The frost loosens corn husks. The men and women are helpers. They are all cornhuskers together. Look at six eggs In a mockingbird's nest. Listen to six mockingbirds Flinging follies of O-be-joyful Over the marshes and uplands.
Look at songs Hidden in eggs. When the morning sun is on the trumpet-vine blossoms, sing at the kitchen pans: Shout All Over God's Heaven. When the rain slants on the potato hills and the sun plays a silver shaft on the last shower, sing to the bush at the backyard fence: Mighty Lak a Rose.
Spring slips back with a girl face calling always: "Any new songs for me? Any new songs? O prairie girl, whoever leaves you only crimson poppies to talk with, whoever puts a good-by kiss on your lips and never comes back- There is a song deep as the falltime redhaws, long as the layer of black loam we go to, the shine of the morning star over the corn belt, the wave line of dawn up a wheat valley. O prairie mother, I am one of your boys. I have loved the prairie as a man with a heart shot full of pain over love.
Here I know I will hanker after nothing so much as one more sunrise or a sky moon of fire doubled to a river moon of water. I speak of new cities and new people. I tell you the past is a bucket of ashes. Jonny Angel Apr Basketball In A Combat Zone. It was the Chicago Bulls vs. Basketball seemed more important than this War on Terror. That was just another time that the ludicrousy or fruitlessness of our mission seemed apparent.
Bryce Jul Where are my shores. Amid the verbose magicians Seeking kinships And sailing deep into their arduous mists Watching them peddle their afternoon To a handful of smiling children holding their breath Amazed in gentle body trick The older men of age Leaning deep into their creased chins Stroking the grizzled fat Blinding light of soul Staring down the barrel of life Striking the enemy one last time And yet smiling sober, Met of match, taking care of their kids.
Then there's the cold-clocked dudes On the phone pushing buttons In a button-up raglan Lost indistinct the promised land The golden shores swept away by inconvenient time Left shopping in an auto mall "Won't you look at the time? And Steve maddened and screamed As the lines blurred instinctual between opposing teams And the oven dinged a great alabaster slant Leaning towards the new millenitants Rise up! Martin Narrod Apr Day Lights. Ugly irrefutable contagion-handed howlers. Angry mischievous heathens that pantomime on a.
Semi-colons I won't! My rubber-bottomed leather boots lash out, heavy scraping sounds trail this mirrored shadow half an angle behind me. Blonde framed sunglasses from American Apparel, a gift from my sister in a folded Ray-Ban case is scattered on last nights bedroom floor, my girlfriend has certainly not noticed, the gloom-coated morning sun spray has not noticed; but I have unzipped a fissure in the ocular lens. My heart skips a beat.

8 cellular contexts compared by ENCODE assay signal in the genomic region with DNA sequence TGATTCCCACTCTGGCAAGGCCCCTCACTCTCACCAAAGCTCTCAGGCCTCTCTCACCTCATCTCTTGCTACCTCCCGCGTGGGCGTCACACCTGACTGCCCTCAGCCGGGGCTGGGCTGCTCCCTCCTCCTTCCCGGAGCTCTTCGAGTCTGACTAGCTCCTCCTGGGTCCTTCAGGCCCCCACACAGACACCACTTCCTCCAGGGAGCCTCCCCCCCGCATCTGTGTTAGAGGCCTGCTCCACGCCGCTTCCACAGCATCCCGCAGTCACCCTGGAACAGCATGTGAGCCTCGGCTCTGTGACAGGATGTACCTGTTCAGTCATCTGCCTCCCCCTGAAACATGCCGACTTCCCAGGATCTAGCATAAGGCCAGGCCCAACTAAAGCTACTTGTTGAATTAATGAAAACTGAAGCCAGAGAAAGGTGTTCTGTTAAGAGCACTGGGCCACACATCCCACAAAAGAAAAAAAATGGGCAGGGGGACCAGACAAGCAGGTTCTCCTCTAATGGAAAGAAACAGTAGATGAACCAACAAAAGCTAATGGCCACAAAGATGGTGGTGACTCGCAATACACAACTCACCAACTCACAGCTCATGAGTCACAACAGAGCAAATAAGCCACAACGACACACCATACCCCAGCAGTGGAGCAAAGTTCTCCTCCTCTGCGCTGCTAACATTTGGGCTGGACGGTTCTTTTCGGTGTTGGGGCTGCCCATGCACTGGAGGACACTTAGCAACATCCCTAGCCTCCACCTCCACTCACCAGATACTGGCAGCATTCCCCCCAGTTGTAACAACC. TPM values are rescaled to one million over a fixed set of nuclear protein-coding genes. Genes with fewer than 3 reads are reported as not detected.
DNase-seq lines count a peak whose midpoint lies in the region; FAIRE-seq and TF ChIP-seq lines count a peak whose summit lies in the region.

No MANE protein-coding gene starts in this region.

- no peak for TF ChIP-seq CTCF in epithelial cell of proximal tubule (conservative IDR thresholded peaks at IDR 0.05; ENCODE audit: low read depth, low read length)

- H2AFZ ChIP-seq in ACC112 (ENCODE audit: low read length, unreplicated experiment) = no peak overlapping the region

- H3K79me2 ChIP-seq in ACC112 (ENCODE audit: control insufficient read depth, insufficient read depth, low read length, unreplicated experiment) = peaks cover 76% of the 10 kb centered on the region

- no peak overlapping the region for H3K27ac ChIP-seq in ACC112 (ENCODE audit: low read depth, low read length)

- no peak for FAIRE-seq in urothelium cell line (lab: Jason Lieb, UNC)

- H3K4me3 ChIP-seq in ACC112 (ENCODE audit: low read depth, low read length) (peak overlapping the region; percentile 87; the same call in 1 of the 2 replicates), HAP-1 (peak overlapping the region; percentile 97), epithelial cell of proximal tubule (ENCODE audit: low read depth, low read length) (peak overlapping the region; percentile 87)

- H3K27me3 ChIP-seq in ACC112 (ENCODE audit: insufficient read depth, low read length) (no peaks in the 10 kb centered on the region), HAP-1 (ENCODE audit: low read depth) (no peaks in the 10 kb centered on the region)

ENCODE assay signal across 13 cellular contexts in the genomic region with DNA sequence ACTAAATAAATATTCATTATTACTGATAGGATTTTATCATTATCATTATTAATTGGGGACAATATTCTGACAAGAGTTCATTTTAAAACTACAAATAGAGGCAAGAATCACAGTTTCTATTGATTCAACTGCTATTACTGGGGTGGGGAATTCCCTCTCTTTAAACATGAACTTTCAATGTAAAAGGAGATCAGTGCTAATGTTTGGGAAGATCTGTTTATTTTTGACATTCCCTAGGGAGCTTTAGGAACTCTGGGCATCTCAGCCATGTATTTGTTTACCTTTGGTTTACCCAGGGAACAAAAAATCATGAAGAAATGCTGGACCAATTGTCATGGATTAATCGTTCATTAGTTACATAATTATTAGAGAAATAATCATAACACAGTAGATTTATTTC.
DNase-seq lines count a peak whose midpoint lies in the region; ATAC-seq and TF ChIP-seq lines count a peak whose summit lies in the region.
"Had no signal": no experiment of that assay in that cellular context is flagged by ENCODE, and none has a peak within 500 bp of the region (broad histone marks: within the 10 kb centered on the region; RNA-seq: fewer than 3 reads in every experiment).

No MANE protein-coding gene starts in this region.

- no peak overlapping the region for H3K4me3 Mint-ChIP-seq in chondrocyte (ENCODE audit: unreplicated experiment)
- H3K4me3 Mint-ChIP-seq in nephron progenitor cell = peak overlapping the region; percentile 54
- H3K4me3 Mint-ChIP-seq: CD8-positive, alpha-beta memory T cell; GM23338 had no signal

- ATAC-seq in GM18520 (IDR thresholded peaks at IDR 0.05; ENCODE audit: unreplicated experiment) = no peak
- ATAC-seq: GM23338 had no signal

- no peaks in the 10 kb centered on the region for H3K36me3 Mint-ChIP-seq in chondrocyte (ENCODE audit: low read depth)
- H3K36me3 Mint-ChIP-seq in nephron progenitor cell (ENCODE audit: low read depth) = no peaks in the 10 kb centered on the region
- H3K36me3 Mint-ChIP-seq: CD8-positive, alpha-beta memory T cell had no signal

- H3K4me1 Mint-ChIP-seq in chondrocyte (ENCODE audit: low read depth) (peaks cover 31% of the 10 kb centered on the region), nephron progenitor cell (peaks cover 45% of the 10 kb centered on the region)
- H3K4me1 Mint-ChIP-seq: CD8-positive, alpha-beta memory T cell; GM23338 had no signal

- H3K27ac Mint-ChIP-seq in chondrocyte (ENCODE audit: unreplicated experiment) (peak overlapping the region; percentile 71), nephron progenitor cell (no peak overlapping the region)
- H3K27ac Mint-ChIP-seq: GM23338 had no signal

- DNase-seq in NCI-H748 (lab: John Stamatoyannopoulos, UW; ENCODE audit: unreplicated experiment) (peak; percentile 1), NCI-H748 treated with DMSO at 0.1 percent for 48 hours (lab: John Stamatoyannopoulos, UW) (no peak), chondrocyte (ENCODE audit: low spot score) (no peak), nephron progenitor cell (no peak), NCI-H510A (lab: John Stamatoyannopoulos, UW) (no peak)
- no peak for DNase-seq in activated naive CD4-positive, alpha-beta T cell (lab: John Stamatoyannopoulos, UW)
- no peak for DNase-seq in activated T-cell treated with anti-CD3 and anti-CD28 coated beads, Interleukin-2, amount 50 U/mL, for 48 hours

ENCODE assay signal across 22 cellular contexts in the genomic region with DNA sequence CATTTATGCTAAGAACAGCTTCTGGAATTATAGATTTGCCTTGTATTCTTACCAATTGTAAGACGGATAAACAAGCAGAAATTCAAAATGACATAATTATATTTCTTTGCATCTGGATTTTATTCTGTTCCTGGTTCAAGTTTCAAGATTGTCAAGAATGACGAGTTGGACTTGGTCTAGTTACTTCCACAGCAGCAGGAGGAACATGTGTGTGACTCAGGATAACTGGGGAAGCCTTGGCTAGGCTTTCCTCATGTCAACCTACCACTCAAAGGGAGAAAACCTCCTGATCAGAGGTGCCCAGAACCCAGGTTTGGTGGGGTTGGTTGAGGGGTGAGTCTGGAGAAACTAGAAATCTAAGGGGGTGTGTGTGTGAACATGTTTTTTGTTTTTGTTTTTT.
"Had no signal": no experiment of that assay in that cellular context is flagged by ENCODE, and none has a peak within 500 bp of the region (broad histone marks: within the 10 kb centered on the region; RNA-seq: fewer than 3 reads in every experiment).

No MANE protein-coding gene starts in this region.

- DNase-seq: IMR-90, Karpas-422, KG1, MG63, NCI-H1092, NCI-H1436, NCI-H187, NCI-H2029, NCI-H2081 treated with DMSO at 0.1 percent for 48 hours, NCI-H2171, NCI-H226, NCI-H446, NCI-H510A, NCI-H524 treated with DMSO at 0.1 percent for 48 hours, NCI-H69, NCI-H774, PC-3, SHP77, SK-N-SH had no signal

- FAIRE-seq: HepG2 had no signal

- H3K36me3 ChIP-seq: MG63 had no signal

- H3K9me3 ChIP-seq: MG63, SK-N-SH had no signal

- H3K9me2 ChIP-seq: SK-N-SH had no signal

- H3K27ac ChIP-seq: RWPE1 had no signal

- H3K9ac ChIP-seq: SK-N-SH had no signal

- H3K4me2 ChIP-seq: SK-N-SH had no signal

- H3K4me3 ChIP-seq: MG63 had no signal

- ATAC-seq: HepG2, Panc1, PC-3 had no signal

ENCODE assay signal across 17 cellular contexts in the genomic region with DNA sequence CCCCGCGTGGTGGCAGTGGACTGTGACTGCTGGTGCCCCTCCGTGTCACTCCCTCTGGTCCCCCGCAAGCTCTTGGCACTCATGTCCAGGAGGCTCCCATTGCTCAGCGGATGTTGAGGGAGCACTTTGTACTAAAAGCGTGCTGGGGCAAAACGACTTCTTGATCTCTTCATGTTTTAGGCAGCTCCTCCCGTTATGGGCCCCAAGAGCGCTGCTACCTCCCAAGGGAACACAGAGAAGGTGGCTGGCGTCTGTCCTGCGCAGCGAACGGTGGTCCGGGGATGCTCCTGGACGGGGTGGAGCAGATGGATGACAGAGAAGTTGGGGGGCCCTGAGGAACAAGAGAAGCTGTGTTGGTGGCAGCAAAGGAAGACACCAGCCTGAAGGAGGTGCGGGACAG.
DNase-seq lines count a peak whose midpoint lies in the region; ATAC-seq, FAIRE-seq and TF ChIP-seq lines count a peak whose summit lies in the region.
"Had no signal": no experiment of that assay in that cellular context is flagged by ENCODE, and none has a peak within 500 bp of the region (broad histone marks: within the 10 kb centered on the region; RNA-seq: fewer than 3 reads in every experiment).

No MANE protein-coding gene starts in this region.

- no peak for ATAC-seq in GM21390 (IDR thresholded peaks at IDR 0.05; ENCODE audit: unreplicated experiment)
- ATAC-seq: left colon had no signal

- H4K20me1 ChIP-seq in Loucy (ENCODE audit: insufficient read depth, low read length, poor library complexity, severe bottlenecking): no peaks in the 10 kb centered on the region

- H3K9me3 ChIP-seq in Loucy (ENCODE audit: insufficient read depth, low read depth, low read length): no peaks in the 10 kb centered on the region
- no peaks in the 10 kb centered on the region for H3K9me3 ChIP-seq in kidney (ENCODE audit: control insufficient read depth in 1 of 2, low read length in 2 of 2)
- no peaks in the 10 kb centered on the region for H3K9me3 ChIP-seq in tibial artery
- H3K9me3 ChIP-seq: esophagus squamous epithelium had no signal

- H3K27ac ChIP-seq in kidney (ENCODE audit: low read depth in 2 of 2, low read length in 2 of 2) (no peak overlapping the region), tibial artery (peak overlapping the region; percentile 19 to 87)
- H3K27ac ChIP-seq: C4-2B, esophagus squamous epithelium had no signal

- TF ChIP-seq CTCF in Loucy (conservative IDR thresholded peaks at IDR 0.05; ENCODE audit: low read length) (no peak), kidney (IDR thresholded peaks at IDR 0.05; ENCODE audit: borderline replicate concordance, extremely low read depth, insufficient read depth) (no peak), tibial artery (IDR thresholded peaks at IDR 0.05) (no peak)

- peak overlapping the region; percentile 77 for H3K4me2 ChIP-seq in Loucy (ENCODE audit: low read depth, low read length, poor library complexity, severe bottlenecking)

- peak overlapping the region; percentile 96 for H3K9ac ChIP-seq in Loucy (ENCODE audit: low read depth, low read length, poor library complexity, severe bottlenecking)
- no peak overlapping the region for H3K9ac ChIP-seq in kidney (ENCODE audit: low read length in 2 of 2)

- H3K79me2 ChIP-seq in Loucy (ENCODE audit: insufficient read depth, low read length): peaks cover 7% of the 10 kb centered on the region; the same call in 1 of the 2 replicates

Her bedroom might as well have swallowed them whole. Now the house can halt and have the shade, swaying in Spring air in a. The aviator himself Howard Hughes would strike me with his aircraft. Edwin Starr in his invincible sinister calypso of War would turn me round. I was sturdy as a rock until I began to forget my forgottens. These unknown unknowns I knew I needed.
I'm over a quarter-century on to noon going nowhere- and quite blindly. But then, still she could stand upright and find me. Her neck crooked, looking onward through the East, the gristly roots of rhubarb buried in her searching fingernails.
She's threaded worse, and of course if I could just tell her- this is the kind of nursing which requires acute temperament and flexibility. I am thus on a journey to strike nonsense and fear from the idiotic vocabulary that put this nonsense in my head. Split through me like a butter knife into my apotropaic. Perhaps tar water could cure my ails.
If not, certainly a sliver of vanilla would set me straight. Or if could just rain rain rain all day, then I'd make do without, but she is at school. My pistons are racked and nervous, and I'm not going anywhere but my rucksack stoop.
I am camped in midwestern Spring soup. Fog, rain, and shade. The nightmare of day. Don Bouchard Jun Early, Earlier War: Battling Farmers. Art Bouchard, My father, Never marched a drill, Nor fired an angry shot Recounted fond memories I've heard so many times: How long ago, when I was very young, He and our neighbor, Art Pribnow, Up before the sun, Engaged in tractor battles Dad was very sure he won. My father woke those mornings, Early s, With the popping cough of Worn diesel pistons Clattering out white smoke Then blue and black, As engine heat and friction Tightened gaps, Sealed compression, And the motor steadied into an even roar.